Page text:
On November 19th, Steve Arnold from West Mercia will set sail from Les Palmas, Gran Canaria to sail to Rodney Bay, St Lucia, for the second time. 

Steve Arnold commented " I will be raising money for West Mercia Search and Rescue, and any donation is truly appreciated".

Sailing the Atlantic can be extremely dangerous. Steve's first attempt in 2015 ended abruptly when the yacht sank just two hours after he and the crew had boarded the cargo ship SCL Basilea.

On that day in 2015, at 5:15pm, Steve made the decision to send a mayday call, only 15 minutes after discovering that the floor boards were being lifted by water filling the bilges. 

Steve remarked, "The coastguard maritime emergency services did not cover themselves in glory. Our lives were saved only by the captain of SCL Basila, who, upon recieving a DSC digital distress call, made his own decision to come to our rescue."

They looked for any ovbious leaks, checked all the hull fittings, and tried to bail the water out using extra pumps and buckets. However, after the water reached waist height, they had to abandon the saloon and chart table for the relative safety of the deck.

To their relief, after seven hours of waiting, the cargo ship arrived. However, after launching their rescue boat, it was quickly overwhelmed by six meter waves and thirty knots of wind.

After struggling for a further two hours, they finally positioned the cargo vessel in between themselves and the threatening waves.

The rocket-propelled throwline landed on Steve's deck, enabling them to pull themselves toward the cargo vessel. However, as they came along side, the cargo vessel heeled over on a large wave and crushed the side of Magritte, breaking both masts.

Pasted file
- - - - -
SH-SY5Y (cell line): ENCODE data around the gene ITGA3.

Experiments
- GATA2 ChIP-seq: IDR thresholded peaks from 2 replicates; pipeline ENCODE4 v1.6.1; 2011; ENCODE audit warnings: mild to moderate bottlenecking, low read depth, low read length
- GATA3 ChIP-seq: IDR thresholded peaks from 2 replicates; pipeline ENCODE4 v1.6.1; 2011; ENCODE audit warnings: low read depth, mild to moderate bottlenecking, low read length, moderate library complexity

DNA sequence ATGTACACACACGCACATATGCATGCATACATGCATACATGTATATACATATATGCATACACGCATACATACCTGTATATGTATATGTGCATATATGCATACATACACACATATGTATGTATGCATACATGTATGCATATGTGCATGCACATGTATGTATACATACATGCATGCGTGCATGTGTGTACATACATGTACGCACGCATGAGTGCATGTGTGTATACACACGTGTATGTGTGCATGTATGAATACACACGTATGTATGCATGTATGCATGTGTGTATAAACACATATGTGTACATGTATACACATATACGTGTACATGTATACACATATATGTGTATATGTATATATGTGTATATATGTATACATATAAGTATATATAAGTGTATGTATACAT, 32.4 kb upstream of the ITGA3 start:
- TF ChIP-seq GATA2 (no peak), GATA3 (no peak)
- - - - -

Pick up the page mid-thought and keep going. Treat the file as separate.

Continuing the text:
As they drifted away, the second and third rocket-propelled throw lines got caught in the wind and didn't get anywhere near Steve and his crew. After a few more attempts, they finally got a line to them, when a crew member performed a herculean throw of a heavier line from high up in their conning tower, which just about reached their foredeck.

As they got pulled to the side of the cargo ship, Magritte's bow was reduced in size by six feet as it crashed in to the side of the cargo vessel. 

The second time they were pulled to the side, Magritte's starboard side rubbed against the port side of the cargo vessel as the deck was still travelling against the strong waves.

Both boats were gradually seperated by the forceful waves. Each crew member made a leap for their life onto a wet rope ladder before climbing up to safety on to the deck of the cargo ship.

After Steve's first attempt at sailing the Atlantic didn't necessarily go as planned, he will be giving it another try in November this year while raising money for West Mercia Search and Rescue.

Click the link below if you would like to donate to this important cause.